Introduced last year, and effective from 1 January 2016, the new incentive offered by the Serbian government is essentially a refund of 20% of the qualifying spend incurred by an investor – either an individual or a company – in relation to the production of an audiovisual work in Serbia.

Conditions for Applying The incentive applies to feature films, documentary films, TV films and animated films intended for broadcast with a minimum length of 70 minutes. In addition, TV series containing at least three episodes and documentaries fall within the scope of the incentive, provided they have a minimum length of 40 minutes.

Notably, no cap on the amount that can be claimed is set out in the legislation; however, the following minimum spends apply:

  • Feature film, TV film or TV series: €300,000
  • Animated film or co-production: €150,000
  • Special purpose film: €100,000
  • Documentary film: €50,000

Certain content restrictions apply, including that the audiovisual production must not discredit Serbia or involve ‘immoral content’ or promote the breaching of human rights or hate speech. It remains to be seen how widely this particular provision is interpreted.

The investor claiming the incentive must not have outstanding tax liabilities in Serbia or be subject to any bankruptcy or liquidation procedure.

Costs incurred in Serbia for the production of an audiovisual work, including purchased goods and services, location costs, staff costs (for staff who are resident in Serbia), and equipment and rental costs all fall within the remit of the incentive scheme.

The following costs are not covered by the scheme: marketing costs, costs relating to the purchase of land, and payments of VAT which have been, or are to be, refunded in any jurisdiction. The Minister for Economic Affairs is to provide a comprehensive list of qualifying and non-qualifying costs in due course.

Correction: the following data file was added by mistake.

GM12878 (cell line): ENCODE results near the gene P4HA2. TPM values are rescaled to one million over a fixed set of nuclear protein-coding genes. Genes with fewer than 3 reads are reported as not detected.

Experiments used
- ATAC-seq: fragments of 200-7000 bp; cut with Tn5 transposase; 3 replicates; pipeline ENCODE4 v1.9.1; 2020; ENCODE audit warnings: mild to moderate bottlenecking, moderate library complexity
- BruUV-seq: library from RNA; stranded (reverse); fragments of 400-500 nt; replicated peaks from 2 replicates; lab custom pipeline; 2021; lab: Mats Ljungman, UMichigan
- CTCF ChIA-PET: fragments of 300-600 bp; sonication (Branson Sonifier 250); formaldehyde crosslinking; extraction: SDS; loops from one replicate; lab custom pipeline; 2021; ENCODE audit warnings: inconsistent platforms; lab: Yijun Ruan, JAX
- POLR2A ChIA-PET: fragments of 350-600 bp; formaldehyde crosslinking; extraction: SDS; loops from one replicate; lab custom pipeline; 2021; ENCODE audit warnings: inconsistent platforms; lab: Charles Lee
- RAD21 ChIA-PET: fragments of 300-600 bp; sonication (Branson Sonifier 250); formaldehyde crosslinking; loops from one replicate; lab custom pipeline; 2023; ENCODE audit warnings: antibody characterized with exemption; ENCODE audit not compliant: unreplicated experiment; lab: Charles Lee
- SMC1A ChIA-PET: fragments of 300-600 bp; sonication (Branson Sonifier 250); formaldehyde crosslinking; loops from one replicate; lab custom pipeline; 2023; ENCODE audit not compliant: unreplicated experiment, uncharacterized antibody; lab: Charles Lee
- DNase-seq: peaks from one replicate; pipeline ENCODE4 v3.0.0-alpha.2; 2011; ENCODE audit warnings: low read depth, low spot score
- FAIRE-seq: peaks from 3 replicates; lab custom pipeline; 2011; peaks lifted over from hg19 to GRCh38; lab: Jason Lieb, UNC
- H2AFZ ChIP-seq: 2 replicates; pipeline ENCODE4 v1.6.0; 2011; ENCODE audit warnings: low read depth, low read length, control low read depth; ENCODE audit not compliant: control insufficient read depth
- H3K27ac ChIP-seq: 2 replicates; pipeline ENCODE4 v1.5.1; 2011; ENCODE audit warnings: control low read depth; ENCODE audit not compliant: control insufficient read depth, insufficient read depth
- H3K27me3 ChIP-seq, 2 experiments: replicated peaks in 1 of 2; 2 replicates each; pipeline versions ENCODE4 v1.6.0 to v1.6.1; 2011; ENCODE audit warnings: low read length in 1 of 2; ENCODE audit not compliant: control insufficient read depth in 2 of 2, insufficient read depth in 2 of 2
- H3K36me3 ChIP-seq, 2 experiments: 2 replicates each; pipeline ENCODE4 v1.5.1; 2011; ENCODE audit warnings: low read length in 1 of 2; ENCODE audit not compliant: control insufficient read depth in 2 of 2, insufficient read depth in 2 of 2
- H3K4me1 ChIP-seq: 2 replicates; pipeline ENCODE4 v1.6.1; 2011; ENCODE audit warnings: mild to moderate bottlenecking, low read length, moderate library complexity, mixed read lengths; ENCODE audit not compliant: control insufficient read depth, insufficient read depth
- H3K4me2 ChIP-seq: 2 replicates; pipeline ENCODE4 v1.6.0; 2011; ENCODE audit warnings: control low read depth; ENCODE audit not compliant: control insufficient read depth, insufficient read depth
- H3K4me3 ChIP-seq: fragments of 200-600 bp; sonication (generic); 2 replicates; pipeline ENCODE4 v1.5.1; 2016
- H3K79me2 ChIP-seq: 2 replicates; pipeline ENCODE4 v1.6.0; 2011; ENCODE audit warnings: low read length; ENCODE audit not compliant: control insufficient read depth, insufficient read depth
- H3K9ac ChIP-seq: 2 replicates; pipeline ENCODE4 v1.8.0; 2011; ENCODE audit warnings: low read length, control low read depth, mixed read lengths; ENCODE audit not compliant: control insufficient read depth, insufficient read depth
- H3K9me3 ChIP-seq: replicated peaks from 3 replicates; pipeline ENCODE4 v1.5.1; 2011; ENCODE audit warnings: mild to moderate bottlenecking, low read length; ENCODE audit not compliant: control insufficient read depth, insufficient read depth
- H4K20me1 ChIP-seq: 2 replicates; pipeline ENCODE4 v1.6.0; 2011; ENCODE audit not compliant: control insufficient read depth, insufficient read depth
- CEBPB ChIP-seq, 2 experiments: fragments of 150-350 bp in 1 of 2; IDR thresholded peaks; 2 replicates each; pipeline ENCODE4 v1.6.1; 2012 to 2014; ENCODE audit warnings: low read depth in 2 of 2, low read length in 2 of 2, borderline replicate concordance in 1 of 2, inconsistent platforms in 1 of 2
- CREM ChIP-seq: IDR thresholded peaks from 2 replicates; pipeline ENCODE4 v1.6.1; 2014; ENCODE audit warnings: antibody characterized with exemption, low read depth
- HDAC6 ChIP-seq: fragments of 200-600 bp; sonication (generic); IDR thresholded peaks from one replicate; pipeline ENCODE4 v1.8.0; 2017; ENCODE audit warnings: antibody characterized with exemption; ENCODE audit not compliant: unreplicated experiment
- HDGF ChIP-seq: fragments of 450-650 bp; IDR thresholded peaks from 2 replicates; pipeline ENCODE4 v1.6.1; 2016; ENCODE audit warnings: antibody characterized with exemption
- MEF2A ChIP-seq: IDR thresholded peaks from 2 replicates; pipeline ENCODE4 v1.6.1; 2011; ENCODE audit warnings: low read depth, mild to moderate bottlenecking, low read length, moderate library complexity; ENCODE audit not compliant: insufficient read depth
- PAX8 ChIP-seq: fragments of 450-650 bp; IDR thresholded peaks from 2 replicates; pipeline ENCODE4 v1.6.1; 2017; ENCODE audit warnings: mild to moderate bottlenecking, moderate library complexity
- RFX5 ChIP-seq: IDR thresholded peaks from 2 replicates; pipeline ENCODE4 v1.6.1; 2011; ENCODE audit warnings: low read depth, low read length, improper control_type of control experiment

Application Procedure A Commission is to be established to allocate incentives under this new legislation. Applications must be made to this Commission and a plethora of supporting documentation must be submitted alongside the request, including a synopsis of the audiovisual work, a production calendar and a production budget overview. Proof must be provided that at least 30% of the production budget is to be spent in Serbia. Significantly, the request and supporting documentation must be delivered in Serbian or with an attached certified Serbian translation.

The Commission will decide whether the necessary conditions are met within seven days of the submission of the above request.

In order to progress the request, the investor will then be required to enter into a contract with the Ministry for Economic Affairs, which will set out various ongoing obligations that must be met in order to continue to be eligible for the incentive. These include, but are not limited to, an obligation to inform the Commission of any changes to the filming schedule, and weekly submission of call sheets and production reports. Only if all obligations are satisfied will the Ministry pay the incentive.

Once production is completed the investor has 45 days to submit a request for payment to the Commission. Further documentation is to be submitted at this stage, including, but not limited to, an independent auditor’s report on production costs, a list of film and acting crew, and evidence of all funds spent.

The incentives can only be paid into a Serbian bank account belonging to the investor, and will be paid within 60 days of a final decision being made.

Additional Practicalities An audiovisual work that has received the benefit of the incentive detailed must display in a prominent place, in all version and copies, a statement to the effect that ‘the Republic of Serbia’ has financially supported the production of the work.

Future Developments The Ministry of Economic Affairs is currently finalising official guidance.